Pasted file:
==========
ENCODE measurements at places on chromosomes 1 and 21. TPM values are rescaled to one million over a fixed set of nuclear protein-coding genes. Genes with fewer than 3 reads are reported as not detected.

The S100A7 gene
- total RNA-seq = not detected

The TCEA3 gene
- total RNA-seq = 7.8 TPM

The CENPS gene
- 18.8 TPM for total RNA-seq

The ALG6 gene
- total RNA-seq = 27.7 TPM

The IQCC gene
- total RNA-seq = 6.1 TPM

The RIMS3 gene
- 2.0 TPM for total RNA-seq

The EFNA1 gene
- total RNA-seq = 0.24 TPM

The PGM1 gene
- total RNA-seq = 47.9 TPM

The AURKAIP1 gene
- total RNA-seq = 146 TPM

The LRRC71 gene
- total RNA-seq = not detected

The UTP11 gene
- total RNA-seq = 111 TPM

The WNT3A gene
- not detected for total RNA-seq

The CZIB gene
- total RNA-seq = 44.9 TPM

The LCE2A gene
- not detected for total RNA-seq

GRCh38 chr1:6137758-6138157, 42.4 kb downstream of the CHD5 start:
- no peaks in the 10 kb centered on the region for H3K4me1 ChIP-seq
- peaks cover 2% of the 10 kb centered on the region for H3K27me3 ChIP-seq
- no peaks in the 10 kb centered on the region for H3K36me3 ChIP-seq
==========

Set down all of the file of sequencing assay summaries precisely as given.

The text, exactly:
ENCODE measurements at places on chromosomes 1 and 21. TPM values are rescaled to one million over a fixed set of nuclear protein-coding genes. Genes with fewer than 3 reads are reported as not detected.

The S100A7 gene
- total RNA-seq = not detected

The TCEA3 gene
- total RNA-seq = 7.8 TPM

The CENPS gene
- 18.8 TPM for total RNA-seq

The ALG6 gene
- total RNA-seq = 27.7 TPM

The IQCC gene
- total RNA-seq = 6.1 TPM

The RIMS3 gene
- 2.0 TPM for total RNA-seq

The EFNA1 gene
- total RNA-seq = 0.24 TPM

The PGM1 gene
- total RNA-seq = 47.9 TPM

The AURKAIP1 gene
- total RNA-seq = 146 TPM

The LRRC71 gene
- total RNA-seq = not detected

The UTP11 gene
- total RNA-seq = 111 TPM

The WNT3A gene
- not detected for total RNA-seq

The CZIB gene
- total RNA-seq = 44.9 TPM

The LCE2A gene
- not detected for total RNA-seq

GRCh38 chr1:6137758-6138157, 42.4 kb downstream of the CHD5 start:
- no peaks in the 10 kb centered on the region for H3K4me1 ChIP-seq
- peaks cover 2% of the 10 kb centered on the region for H3K27me3 ChIP-seq
- no peaks in the 10 kb centered on the region for H3K36me3 ChIP-seq